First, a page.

Pure Economic LossIn Mandeville v. The Manufacturers Life Insurance Company (Ont CA, 2014) the Court of Appeal expounded on the nature of damages for "pure economic loss":
 Pure economic loss is loss suffered by an individual that is not accompanied by physical injury or property damage: Martel Building Ltd. v. Canada, 2000 SCC 60 (CanLII), 2000 SCC 60,  2 S.C.R. 860, at para. 34; D’Amato v. Badger, 1996 CanLII 166 (SCC),  2 S.C.R. 1071, at para. 13; and Design Services Ltd. v. Canada, 2008 SCC 22 (CanLII), 2008 SCC 22, 1 S.C.R. 737, at para. 30.
 In the present case, the appellants are claiming damages equivalent to the benefits the class members would have received had they been treated as eligible policyholders upon Manulife’s demutualization. The damages sought are “not causally connected to physical injury to their persons or physical damage to their property”: Design Services, at para. 30. The injury or damage complained of consists of alleged harm to the class members’ economic interests, rather than any physical harm or damage to their person or property. As such, the claim is seeking recovery for pure economic loss.
 What difference does it make to this action that the appellants’ claim is for pure economic loss? The Supreme Court answered these questions in Martel, at para. 35, saying that such claims require greater scrutiny when the court is deciding whether to recognize a duty of care:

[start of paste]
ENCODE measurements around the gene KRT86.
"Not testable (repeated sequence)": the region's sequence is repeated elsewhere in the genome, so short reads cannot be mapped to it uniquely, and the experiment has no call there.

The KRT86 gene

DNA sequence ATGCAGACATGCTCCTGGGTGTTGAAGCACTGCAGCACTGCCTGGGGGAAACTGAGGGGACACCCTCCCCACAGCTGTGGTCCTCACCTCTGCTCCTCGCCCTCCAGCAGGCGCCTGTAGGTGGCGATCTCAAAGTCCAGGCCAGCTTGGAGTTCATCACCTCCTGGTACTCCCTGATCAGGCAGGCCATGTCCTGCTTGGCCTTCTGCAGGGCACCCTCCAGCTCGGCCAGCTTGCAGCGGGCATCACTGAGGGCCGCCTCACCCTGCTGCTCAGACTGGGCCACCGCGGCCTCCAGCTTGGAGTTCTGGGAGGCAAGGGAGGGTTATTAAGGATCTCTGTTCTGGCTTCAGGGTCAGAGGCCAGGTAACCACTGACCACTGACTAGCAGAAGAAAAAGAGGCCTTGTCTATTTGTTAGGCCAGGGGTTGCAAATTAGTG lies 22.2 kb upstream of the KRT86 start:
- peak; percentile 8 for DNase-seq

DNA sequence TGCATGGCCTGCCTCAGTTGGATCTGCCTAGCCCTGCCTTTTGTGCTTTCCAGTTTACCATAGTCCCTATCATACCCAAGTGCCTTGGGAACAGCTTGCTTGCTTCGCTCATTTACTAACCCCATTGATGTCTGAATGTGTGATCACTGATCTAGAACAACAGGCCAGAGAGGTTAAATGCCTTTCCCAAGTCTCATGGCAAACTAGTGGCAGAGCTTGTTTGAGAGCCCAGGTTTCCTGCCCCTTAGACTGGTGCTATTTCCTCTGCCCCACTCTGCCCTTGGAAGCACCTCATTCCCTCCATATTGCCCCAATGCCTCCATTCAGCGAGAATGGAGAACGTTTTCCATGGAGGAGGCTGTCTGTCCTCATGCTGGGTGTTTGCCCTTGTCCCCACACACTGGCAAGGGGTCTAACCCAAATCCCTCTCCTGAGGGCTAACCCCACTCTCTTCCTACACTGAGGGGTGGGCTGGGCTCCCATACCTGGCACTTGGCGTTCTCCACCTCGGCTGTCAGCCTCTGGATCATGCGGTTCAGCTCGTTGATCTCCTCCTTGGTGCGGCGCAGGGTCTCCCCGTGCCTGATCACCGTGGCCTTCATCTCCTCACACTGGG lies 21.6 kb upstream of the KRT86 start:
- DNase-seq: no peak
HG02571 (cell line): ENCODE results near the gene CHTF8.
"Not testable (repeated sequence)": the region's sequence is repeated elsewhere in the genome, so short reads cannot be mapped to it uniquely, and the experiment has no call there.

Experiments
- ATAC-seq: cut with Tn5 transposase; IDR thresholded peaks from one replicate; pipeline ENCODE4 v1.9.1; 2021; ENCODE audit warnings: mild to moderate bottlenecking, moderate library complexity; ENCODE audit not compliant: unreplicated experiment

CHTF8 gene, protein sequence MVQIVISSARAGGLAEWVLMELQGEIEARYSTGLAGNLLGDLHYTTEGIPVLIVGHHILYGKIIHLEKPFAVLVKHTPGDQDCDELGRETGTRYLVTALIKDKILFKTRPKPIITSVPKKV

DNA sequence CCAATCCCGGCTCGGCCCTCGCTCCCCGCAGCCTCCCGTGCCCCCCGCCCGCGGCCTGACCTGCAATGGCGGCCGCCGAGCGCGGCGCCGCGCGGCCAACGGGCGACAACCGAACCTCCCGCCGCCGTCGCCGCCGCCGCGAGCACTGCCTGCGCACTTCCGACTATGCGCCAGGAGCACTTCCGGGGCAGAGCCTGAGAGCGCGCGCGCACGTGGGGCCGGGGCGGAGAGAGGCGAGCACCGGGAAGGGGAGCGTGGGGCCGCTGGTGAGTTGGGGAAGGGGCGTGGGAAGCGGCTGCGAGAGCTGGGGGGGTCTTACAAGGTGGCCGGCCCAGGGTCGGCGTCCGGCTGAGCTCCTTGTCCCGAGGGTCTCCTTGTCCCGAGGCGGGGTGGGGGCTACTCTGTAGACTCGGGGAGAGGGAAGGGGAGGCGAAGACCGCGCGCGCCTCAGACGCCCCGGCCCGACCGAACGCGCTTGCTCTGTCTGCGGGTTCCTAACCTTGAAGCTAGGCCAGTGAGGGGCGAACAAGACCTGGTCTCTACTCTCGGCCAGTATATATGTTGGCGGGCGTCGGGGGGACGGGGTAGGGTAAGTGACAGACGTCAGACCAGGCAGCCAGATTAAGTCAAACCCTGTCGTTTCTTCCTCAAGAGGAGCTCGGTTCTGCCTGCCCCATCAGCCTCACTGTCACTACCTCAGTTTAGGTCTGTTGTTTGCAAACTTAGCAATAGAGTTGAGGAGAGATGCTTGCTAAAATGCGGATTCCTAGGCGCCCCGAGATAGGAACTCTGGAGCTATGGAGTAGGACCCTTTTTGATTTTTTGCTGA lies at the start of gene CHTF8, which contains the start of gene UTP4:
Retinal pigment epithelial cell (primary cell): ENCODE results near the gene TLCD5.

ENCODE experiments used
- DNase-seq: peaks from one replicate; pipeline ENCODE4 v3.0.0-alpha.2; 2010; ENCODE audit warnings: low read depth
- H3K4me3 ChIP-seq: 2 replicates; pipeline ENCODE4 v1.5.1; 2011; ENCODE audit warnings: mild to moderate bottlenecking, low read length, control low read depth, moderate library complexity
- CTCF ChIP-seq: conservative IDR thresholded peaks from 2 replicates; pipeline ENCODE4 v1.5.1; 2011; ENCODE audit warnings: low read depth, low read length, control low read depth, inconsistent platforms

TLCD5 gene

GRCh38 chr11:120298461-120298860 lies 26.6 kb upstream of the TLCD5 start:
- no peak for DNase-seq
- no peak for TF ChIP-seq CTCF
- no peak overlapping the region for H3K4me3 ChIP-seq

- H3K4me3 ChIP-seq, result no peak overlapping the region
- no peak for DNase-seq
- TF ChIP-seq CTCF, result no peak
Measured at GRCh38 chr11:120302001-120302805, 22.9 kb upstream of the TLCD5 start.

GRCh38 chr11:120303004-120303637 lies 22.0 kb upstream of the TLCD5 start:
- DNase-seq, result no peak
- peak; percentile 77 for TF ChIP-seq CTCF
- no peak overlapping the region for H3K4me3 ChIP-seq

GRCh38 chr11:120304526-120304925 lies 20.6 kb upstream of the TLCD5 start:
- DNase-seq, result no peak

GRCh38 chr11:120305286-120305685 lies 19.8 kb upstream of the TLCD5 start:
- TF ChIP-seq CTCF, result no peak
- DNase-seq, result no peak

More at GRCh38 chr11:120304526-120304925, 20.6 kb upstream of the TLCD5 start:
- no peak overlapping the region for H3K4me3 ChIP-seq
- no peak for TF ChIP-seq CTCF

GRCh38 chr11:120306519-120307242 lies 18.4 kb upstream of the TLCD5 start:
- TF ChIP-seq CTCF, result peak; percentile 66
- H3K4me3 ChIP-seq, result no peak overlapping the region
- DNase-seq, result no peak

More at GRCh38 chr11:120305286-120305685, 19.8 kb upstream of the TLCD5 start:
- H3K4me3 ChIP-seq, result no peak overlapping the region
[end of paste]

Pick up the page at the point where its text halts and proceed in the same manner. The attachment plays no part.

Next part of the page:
As a cause of action, claims concerning the recovery of pure economic loss are identical to any other claim in negligence in that the plaintiff must establish a duty, a breach, damage and causation. Nevertheless, as a result of the common law’s historical treatment of economic loss, the threshold question of whether to recognize a duty of care receives added scrutiny relative to other claims in negligence. [Emphasis added.] At para. 37 of Martel, the Court set out the policy reasons underlying the common law’s traditional reluctance to permit recovery for pure economic loss:
First, economic interests are viewed as less compelling of protection than bodily security or proprietary interests. Second, an unbridled recognition of economic loss raises the spectre of indeterminate liability. Third, economic losses often arise in a commercial context, where they are often an inherent business risk best guarded against by the party on whom they fall through such means as insurance. Finally, allowing the recovery of economic loss through tort has been seen to encourage a multiplicity of inappropriate lawsuits. Nonetheless, the Canadian jurisprudence shows that there is no automatic bar to recovery for pure economic loss. Over time, recovery for pure economic loss has been permitted in five categories of negligence claims:
1. the independent liability of statutory public authorities;
2. negligent misrepresentation;
3. negligent performance of a service;
4. negligent supply of shoddy goods or structures; and
5. relational economic loss.
See Canadian National Railway Co. v. Norsk Pacific Steamship Co., 1992 CanLII 105 (SCC),  1 S.C.R. 1021, at p. 1049; and Martel, at para. 38.